Calling an external DLL using the System.dll plug-in


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D.3 Calling an external DLL using the System.dll plug-in

Some installers need to call functions in third-party DLLs. A prime example of this is when installing a Palm(TM) conduit.

Some background about System.dll The System.dll plug-in enables calling of external DLLs by using its 'Call' function. There are a number of other functions provided by System.dll but they will not be covered here. For more details about the other functions, lock the doors, take the phone off the hook, screw your head on *real* tight and head on over to the System readme.

Data Types
System.dll recognises the following data types:

  • v - void (generally for return)
  • p - pointer (includes void*, HANDLE, HWND, UINT_PTR and so on)
  • i - int (a 32bit integer)
  • l - large integer (also known as int64)
  • t - text, string (LPTSTR, pointer to first character)
  • k - callback. See Callback section in system.html.
  • * - pointer specifier -> the proc needs the pointer to type, affects next char (parameter) [ex: '*i' - pointer to int]

Mapping System.dll variables to NSIS script variables
There's not much point in being able to call an external function if you can't get any data back. System.dll maps function variables to NSIS script variables in the following way:

NSIS $0..$9 becomes System.dll r0..r9 NSIS $R0..$R9 becomes System.dll r10..r19

Each parameter is specified by type, input and output. To skip input or output use a dot. Examples:

String (pointer to a character array), input is 'happy calling':

t 'happy calling'

String (pointer to a character array), input is taken from $5 and changes to the array made by the callee are saved into $R8:

t r5R8

Pointer to an integer, value taken from $1 and put into $2:

*i r1r2

Pointer to a 64-bit integer, output pushed on stack, no input:

*l .s

Using System.dll::Call To call a function in a third party DLL, the Call function is used like this:

System::Call 'YourDllName::YourDllFunction(i, *i, t) i(r0, .r1, r2) .r3'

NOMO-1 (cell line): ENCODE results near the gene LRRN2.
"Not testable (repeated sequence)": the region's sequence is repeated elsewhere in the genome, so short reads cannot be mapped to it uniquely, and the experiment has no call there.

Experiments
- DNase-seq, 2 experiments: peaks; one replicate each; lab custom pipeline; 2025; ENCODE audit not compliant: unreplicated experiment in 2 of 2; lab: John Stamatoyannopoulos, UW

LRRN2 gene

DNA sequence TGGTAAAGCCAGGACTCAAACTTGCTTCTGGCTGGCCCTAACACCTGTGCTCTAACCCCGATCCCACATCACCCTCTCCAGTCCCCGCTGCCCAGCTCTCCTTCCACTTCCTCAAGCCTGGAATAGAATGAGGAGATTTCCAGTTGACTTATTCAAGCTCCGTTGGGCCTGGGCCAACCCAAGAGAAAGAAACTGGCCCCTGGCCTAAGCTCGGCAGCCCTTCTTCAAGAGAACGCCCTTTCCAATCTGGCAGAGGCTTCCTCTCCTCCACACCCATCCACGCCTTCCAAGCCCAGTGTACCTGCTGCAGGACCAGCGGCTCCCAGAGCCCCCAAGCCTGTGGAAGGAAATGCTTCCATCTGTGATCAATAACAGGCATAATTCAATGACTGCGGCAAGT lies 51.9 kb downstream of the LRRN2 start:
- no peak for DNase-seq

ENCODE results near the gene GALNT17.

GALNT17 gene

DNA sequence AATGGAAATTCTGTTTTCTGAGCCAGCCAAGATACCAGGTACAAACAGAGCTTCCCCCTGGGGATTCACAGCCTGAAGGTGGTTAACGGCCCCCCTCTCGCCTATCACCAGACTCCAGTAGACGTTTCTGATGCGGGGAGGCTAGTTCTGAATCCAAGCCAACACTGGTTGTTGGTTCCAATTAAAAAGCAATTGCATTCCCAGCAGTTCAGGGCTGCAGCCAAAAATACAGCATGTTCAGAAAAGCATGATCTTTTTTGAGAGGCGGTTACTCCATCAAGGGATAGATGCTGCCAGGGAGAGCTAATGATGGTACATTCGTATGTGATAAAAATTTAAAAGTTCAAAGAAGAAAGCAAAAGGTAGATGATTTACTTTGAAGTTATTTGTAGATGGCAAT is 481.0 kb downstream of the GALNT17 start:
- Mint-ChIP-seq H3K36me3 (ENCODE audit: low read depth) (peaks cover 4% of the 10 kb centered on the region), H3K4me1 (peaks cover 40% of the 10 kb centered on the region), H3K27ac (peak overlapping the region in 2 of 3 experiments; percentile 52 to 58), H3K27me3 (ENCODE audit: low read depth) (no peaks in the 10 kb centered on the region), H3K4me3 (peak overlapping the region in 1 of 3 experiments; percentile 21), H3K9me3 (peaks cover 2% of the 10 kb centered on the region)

The '(r0, .r1, r2) .r3' section at the end are the parameters that are passed between your DLL and your NSIS script. As can be seen in this parameters list, type and input/output can be separated. Each block of "(parms list) return value" overrides and/or adds to the last one. In this case, the first block specifies the types and the second specifies input and output.

Before starting to code the NSIS script
Before you start to code any NSIS code you need to know the full prototype of the function you are going to call. For the purposes of this example, we will use the 'CmGetHotSyncExecPath' function from the Palm 'CondMgr.dll'. This function is used to return the full path of 'HotSync.exe'.

Function Definition

int __stdcall CmGetHotSyncExecPath(TCHAR *pPath, int *piSize);


  • pPath is a pointer to a character buffer. Upon return, this is the path & file name of the installed HotSync manager.
  • piSize is a pointer to an integer that specifies the size (in TCHAR's), of the buffer referenced by the pPath parameter.

return values:

  • 0: No error
  • -1: A non-specific error occurred
  • ERR_REGISTRY_ACCESS(-1006):Unable to access the Palm configuration entries
  • ERR_BUFFER_TOO_SMALL(-1010): The buffer is too small to hold the requested information
  • ERR_INVALID_POINTER(-1013):The specified pointer is not a valid pointer

Also, if the buffer is too small the value in *int is the size (in TCHARs) that the buffer should be.

This function definition maps to the following System.dll definition:

CmGetHotSyncExecPath(t, *i) i

i.e. It takes a text variable, a pointer to int, and returns an int value.

Using the external dll function
Now that we've sorted out what the function does and how it maps to the System.dll format we can use the function in a NSIS script.

First you have to change the output directory to that where the DLL you want to use is. It may also work if the DLL is in the system path but this hasn't been tested.

The following code fragment will install 'condmgr.dll' to a temporary directory, execute the CmGetHotSyncExecPath function and display returned data. Save this script

; **** snip ****
Function loadDll

  SetOutPath $TEMP\eInspect             ; create temp directory
  File bin\CondMgr.dll                  ; copy dll there
  StrCpy $1 ${NSIS_MAX_STRLEN}          ; assign memory to $0
  System::Call 'CondMgr::CmGetHotSyncExecPath(t, *i) i(.r0, r1r1).r2'
  DetailPrint 'Path: "$0"'
  DetailPrint "Path length: $1"
  DetailPrint "Return value: $2"

; **** snip ****

and this function produces the following output in the 'details' page:

Output folder: c:\windows\TEMP\eInspect
Extract: CondMgr.dll
Path: "C:\Dave\palm\Hotsync.exe"
Path length: 24
Return value: 0

Written by djc

Acknowledgements & Thanks
Lots of thanks go to kichik and Sunjammer for spending a lot of time assisting in solving this problem. Also to brainsucker for creating the System.dll plug-in in the first place. Good Luck!

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